The three fellows must have been watching us closer than we thought for, as we soon had proved. For coming through the narrows, we had to lie very near the southern point, and there we saw all three of them kneeling together on a spit of sand, with their arms raised in supplication. It went to all our hearts, I think, to leave them in that wretched state; but we could not risk another mutiny; and to take them home for the gibbet would have been a cruel sort of kindness. The doctor hailed them and told them of the stores we had left, and where they were to find them. But they continued to call us by name and appeal to us, for God's sake, to be merciful and not leave them to die in such a place.

At last, seeing the ship still bore on her course and was now swiftly drawing out of earshot, one of them—I know not which it was—leapt to his feet with a hoarse cry, whipped his musket to his shoulder, and sent a shot whistling over Silver's head and through the main-sail.

After that, we kept under cover of the bulwarks, and when next I looked out they had disappeared from the spit, and the spit itself had almost melted out of sight in the growing distance. That was, at least, the end of that; and before noon, to my inexpressible joy, the highest rock of Treasure Island had sunk into the blue round of sea.

We were so short of men that everyone on board had to bear a hand—only the captain lying on a mattress in the stern and giving his orders, for though greatly recovered he was still in want of quiet. We laid her head for the nearest port in Spanish America, for we could not risk the voyage home without fresh hands; and as it was, what with baffling winds and a couple of fresh gales, we were all worn out before we reached it.

It was just at sundown when we cast anchor in a most beautiful land-locked gulf, and were immediately surrounded by shore boats full of Negroes and Mexican Indians and half-bloods selling fruits and vegetables and offering to dive for bits of money. The sight of so many good-humoured faces (especially the blacks), the taste of the tropical fruits, and above all the lights that began to shine in the town made a most charming contrast to our dark and bloody sojourn on the island; and the doctor and the squire, taking me along with them, went ashore to pass the early part of the night. Here they met the captain of an English man-of-war, fell in talk with him, went on board his ship, and, in short, had so agreeable a time that day was breaking when we came alongside the HISPANIOLA.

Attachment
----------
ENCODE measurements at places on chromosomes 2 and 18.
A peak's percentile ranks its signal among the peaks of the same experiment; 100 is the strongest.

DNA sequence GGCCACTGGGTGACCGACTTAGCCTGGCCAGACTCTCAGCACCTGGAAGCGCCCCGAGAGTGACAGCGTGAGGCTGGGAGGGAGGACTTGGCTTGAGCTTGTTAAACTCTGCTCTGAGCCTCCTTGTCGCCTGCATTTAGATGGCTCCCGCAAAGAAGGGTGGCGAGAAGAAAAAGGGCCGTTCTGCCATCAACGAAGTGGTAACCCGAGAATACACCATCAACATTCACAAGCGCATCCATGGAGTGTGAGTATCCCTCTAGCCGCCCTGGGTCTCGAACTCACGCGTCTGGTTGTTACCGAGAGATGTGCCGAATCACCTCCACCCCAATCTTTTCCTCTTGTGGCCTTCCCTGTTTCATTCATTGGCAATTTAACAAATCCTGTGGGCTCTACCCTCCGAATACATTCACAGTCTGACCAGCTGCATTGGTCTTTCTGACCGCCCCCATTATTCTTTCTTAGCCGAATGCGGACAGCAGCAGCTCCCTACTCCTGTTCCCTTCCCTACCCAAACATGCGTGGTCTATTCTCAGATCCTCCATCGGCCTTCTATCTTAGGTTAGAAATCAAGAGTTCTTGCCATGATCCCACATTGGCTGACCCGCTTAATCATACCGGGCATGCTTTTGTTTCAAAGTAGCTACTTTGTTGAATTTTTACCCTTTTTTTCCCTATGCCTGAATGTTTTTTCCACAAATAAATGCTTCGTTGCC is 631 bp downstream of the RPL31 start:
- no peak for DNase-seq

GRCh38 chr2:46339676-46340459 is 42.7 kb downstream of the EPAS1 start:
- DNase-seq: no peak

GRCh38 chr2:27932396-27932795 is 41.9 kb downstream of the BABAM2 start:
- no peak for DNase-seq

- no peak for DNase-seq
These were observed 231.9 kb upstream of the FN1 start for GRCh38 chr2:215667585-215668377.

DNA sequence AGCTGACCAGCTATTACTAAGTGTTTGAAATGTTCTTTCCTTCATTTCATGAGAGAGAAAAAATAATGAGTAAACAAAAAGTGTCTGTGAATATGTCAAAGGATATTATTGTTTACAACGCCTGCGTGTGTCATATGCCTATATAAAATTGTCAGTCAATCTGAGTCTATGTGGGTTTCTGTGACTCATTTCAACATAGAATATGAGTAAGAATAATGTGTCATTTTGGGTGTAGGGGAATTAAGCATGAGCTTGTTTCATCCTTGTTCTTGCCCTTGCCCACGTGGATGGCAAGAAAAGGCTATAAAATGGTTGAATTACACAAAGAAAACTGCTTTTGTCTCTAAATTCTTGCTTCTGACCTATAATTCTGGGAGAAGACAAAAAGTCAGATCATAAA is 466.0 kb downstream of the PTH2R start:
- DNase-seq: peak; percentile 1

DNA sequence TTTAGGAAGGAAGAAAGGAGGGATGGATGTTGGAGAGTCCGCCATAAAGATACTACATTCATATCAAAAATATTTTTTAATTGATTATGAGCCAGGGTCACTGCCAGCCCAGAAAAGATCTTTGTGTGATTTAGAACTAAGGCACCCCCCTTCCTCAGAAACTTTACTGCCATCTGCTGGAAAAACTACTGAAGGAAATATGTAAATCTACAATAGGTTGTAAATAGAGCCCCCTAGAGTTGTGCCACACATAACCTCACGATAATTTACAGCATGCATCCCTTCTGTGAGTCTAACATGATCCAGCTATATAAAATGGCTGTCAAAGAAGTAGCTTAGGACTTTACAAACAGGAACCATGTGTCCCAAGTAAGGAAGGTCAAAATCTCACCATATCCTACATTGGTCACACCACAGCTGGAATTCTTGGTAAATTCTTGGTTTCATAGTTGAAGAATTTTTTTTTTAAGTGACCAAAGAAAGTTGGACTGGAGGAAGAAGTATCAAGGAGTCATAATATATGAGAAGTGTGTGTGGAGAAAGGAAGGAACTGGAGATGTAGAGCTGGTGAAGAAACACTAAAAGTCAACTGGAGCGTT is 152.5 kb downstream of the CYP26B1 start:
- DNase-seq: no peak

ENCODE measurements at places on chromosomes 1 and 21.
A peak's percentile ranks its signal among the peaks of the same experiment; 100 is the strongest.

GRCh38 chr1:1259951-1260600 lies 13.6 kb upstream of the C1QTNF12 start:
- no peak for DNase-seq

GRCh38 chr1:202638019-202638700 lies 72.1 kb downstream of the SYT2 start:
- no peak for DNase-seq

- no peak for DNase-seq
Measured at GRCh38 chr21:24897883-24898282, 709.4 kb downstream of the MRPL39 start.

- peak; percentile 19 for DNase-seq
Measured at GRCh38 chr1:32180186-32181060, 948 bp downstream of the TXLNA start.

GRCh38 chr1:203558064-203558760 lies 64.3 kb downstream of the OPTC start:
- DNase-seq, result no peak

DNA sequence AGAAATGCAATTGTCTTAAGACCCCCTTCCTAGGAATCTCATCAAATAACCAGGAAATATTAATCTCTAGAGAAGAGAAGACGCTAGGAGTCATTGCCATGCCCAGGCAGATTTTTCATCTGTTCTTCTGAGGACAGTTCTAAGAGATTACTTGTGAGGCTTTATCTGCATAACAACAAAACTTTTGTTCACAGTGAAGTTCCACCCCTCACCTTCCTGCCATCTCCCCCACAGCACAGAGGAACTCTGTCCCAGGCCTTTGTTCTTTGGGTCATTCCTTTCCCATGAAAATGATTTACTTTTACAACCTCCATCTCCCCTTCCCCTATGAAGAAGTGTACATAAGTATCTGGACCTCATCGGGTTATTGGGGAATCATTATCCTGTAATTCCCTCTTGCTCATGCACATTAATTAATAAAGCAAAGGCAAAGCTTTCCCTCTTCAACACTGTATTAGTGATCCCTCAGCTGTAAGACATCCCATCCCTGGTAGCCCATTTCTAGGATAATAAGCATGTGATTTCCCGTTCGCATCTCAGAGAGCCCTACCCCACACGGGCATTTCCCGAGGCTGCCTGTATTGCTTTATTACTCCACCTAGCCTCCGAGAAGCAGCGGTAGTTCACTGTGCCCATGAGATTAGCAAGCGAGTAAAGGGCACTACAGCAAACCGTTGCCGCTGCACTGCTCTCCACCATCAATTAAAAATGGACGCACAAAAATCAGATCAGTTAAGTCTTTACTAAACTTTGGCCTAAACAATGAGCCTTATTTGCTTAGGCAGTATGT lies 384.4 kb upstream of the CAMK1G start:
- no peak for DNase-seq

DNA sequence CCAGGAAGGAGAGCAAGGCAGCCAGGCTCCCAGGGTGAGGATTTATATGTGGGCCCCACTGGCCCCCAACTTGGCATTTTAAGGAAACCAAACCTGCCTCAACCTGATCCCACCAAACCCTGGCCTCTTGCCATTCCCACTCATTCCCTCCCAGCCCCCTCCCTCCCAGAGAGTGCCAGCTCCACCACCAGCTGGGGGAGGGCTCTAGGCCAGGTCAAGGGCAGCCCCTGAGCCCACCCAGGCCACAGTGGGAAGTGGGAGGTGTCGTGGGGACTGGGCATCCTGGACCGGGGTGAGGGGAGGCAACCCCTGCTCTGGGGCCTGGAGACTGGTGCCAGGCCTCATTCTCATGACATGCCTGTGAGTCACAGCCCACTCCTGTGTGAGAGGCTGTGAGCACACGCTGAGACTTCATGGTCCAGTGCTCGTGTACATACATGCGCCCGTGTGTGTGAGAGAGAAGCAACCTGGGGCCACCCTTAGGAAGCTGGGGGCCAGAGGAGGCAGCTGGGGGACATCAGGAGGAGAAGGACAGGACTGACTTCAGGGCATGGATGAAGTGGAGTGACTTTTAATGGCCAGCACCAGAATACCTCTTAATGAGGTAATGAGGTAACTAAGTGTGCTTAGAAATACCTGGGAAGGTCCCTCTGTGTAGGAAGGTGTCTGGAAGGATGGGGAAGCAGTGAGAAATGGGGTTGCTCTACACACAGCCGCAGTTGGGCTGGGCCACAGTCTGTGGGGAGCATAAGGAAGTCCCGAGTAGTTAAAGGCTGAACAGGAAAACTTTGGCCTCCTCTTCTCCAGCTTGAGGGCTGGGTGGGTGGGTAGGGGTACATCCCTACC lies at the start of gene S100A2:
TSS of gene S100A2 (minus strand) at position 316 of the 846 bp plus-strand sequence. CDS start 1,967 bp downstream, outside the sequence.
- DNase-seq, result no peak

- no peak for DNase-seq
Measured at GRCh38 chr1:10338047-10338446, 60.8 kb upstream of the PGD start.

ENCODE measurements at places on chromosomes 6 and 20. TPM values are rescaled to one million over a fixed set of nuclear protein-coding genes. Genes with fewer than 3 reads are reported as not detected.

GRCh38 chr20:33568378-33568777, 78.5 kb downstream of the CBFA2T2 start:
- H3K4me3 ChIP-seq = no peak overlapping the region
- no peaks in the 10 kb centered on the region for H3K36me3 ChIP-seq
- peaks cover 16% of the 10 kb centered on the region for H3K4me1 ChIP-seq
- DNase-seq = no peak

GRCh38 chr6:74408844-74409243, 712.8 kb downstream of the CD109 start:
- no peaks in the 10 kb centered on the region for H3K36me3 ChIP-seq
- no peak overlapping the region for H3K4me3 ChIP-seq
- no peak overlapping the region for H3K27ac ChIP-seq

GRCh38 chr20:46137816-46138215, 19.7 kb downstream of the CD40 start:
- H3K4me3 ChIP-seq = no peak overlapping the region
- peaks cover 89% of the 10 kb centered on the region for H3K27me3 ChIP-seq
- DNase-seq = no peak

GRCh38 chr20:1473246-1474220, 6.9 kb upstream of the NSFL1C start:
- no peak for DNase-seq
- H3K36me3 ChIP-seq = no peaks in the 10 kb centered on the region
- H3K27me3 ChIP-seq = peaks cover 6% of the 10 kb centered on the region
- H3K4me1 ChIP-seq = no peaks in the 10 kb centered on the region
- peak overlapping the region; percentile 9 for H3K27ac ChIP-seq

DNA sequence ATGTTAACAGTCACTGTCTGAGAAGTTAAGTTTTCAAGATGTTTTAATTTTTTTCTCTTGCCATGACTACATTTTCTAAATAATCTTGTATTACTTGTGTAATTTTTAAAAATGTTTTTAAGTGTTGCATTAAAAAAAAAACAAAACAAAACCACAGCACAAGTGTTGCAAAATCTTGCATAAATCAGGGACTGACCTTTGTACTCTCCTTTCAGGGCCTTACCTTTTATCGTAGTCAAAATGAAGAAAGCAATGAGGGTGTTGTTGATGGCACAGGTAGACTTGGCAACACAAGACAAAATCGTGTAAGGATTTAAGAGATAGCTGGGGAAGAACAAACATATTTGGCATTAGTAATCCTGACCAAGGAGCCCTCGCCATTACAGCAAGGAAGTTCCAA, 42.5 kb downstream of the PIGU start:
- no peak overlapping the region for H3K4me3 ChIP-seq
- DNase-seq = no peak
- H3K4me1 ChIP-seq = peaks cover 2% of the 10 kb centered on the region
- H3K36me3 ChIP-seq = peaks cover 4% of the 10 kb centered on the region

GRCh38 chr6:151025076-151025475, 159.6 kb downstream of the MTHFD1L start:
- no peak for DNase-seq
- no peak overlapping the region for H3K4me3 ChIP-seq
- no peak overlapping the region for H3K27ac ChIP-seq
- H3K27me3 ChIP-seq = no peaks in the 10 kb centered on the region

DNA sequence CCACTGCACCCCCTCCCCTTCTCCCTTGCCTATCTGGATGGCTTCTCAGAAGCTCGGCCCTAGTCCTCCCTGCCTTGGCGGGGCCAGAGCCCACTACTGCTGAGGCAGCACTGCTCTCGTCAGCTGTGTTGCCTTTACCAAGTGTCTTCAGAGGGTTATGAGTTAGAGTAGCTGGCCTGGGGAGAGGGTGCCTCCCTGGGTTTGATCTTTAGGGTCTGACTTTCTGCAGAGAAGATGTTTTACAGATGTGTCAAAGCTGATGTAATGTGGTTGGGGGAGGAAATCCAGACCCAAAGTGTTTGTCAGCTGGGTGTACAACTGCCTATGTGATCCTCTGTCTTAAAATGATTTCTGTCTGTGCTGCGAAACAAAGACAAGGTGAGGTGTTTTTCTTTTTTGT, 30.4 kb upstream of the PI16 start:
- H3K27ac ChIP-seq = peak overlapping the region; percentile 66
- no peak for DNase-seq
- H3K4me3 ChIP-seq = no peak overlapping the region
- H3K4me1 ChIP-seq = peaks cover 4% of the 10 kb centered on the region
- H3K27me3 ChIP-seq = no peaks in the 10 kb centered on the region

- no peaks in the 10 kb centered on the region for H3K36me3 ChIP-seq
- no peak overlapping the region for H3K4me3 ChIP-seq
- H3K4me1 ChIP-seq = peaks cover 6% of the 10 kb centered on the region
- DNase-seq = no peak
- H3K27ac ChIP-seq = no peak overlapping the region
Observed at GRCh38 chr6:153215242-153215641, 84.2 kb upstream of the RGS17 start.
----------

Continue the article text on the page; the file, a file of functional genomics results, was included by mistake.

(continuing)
Ben Gunn was on deck alone, and as soon as we came on board he began, with wonderful contortions, to make us a confession. Silver was gone. The maroon had connived at his escape in a shore boat some hours ago, and he now assured us he had only done so to preserve our lives, which would certainly have been forfeit if "that man with the one leg had stayed aboard." But this was not all. The sea-cook had not gone empty-handed. He had cut through a bulkhead unobserved and had removed one of the sacks of coin, worth perhaps three or four hundred guineas, to help him on his further wanderings.

I think we were all pleased to be so cheaply quit of him.

Well, to make a long story short, we got a few hands on board, made a good cruise home, and the HISPANIOLA reached Bristol just as Mr. Blandly was beginning to think of fitting out her consort. Five men only of those who had sailed returned with her. "Drink and the devil had done for the rest," with a vengeance, although, to be sure, we were not quite in so bad a case as that other ship they sang about:

With one man of her crew alive,
What put to sea with seventy-five.

All of us had an ample share of the treasure and used it wisely or foolishly, according to our natures. Captain Smollett is now retired from the sea. Gray not only saved his money, but being suddenly smit with the desire to rise, also studied his profession, and he is now mate and part owner of a fine full-rigged ship, married besides, and the father of a family. As for Ben Gunn, he got a thousand pounds, which he spent or lost in three weeks, or to be more exact, in nineteen days, for he was back begging on the twentieth. Then he was given a lodge to keep, exactly as he had feared upon the island; and he still lives, a great favourite, though something of a butt, with the country boys, and a notable singer in church on Sundays and saints' days.

Of Silver we have heard no more. That formidable seafaring man with one leg has at last gone clean out of my life; but I dare say he met his old Negress, and perhaps still lives in comfort with her and Captain Flint. It is to be hoped so, I suppose, for his chances of comfort in another world are very small.

The bar silver and the arms still lie, for all that I know, where Flint buried them; and certainly they shall lie there for me. Oxen and wain-ropes would not bring me back again to that accursed island; and the worst dreams that ever I have are when I hear the surf booming about its coasts or start upright in bed with the sharp voice of Captain Flint still ringing in my ears: "Pieces of eight! Pieces of eight!"